Similarly, the Masters does not want patrons walking the grounds with coolers filled with drinks. Again, there's plenty of reasonably priced food and beverages available, so planning a Masters tailgate may be unnecessary.

(Photo by Harry How/Getty Images)

Flags, banners, and signs

While fans at some golf tournaments have been encouraged to be rowdier of late, the Masters is as traditional as they come, with flags and signs banned.

(Photo by David Cannon/Getty Images)

Folding armchairs, rigid type chairs, or stools 

While Augusta National permits chairs, which are necessary for anyone hoping to watch up close at one of the greens for the majority of the day, it's vital that patrons have the right type of seat. "If you bring a chair, make sure it's a collapsible one without armrests," is the official line, so the safest way to get a seat might merely be to buy one from the Pro Shop at Augusta to ensure it passes all inspections.

(AP Photo/Matt Slocum, File)

Ladders, periscopes, and selfie sticks

The people who run the Masters want to make sure everyone has a fair shot at the views offered at Augusta National, so selfie sticks and ladders are out of the question. If you want to be able to see a part of the golf course without jumping over the crowds, it's probably best to arrive early.

(Photo by Sam Greenwood/Getty Images)

Radios, TVs, and tape recorders

It's probably for the best that any and all electronics of yours are left at home if you're planning on attending the Masters. If you need to keep up with something happening off the course, your best bet will be to make use of the phone bank.

(AP Photo/Charlie Riedel)

Strollers

While there is no age restriction on the course, it's best to use your head when planning on bringing children along to the Masters. Strollers are not allowed, meaning that should you bring a young child, you'll be holding them for a large amount of the day.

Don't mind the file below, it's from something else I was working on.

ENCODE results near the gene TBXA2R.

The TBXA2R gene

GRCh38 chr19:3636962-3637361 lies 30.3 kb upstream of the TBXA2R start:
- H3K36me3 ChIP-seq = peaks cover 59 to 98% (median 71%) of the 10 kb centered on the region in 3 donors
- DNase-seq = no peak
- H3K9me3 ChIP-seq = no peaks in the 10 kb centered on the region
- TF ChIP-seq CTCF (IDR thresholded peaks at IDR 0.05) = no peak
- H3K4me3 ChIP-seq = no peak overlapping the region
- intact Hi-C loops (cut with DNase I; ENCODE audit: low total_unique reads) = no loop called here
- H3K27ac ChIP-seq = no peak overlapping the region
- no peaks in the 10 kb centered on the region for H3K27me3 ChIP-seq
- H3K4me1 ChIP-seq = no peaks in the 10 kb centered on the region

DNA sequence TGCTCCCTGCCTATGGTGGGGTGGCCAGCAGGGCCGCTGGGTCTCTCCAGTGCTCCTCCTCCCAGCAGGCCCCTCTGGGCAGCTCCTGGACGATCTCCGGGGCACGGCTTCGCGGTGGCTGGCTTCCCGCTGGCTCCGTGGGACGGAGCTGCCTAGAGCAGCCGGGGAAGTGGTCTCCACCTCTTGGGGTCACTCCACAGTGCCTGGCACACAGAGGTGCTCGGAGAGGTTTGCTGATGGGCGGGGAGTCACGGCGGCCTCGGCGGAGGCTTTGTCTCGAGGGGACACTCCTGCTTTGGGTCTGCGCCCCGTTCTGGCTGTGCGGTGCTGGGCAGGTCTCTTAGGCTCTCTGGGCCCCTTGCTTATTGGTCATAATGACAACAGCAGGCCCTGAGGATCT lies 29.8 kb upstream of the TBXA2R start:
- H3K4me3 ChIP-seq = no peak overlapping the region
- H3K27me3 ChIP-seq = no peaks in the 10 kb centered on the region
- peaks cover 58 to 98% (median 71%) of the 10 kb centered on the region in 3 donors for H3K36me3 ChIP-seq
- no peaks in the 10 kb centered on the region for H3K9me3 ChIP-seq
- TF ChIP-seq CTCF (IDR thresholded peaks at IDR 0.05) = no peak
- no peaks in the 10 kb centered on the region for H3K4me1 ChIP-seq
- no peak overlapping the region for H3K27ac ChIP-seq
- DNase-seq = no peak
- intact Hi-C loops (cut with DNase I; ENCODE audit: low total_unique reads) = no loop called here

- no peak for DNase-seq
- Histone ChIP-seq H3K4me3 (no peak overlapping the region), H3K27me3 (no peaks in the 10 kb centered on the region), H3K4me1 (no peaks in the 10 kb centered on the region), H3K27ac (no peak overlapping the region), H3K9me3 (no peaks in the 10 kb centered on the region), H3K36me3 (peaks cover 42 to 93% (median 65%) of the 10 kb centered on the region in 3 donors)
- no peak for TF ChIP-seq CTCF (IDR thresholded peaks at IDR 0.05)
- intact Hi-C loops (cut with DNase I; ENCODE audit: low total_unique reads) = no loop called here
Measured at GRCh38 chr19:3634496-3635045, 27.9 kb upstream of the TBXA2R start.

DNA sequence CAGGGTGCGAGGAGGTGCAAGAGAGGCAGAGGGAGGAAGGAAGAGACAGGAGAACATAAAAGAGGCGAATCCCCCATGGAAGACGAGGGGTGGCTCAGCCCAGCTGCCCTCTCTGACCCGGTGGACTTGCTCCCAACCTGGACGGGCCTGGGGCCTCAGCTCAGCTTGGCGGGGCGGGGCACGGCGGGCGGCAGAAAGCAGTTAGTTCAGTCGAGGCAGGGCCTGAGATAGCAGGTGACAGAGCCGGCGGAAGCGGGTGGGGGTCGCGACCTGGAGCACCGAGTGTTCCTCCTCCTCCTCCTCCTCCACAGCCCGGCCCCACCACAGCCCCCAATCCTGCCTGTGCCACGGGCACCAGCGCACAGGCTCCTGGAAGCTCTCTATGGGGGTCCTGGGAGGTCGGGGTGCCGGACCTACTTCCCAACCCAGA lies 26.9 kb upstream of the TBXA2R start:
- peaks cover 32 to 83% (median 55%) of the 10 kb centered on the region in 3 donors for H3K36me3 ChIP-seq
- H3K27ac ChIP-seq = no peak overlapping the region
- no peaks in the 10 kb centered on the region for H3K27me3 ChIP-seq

The good news is that children aged 8-16 can attend for free if they are with somebody with a patron badge. They do not have to be related.

Read more: How to get tickets to the Masters, and how much it costs to get into one of the most exclusive sporting events in the world

(Photo by Warren Little/Getty Images)

Walkie-talkies 

While you'll see rules officials walking the course with walkie-talkies, fans watching from the sidelines are forbidden from having them, just in case you thought you had found a workaround on the course's phone ban.

(Photo by Hunter Martin/Getty Images)

Souvenirs not purchased in the official Augusta National shop

This may be obvious, but don't even think about taking something from the course, even a cup of sand.

In 2012, a patron decided to collect some sand in a beer cup as a souvenir. He was arrested and later recounted how the incident cost him approximately $20,000 and left him depressed.

Read more: A man who was arrested for taking sand from the Masters recounted how it cost him $20,000 and left him 'seriously depressed'

(Jeff Siner/Charlotte Observer/TNS via Getty Images)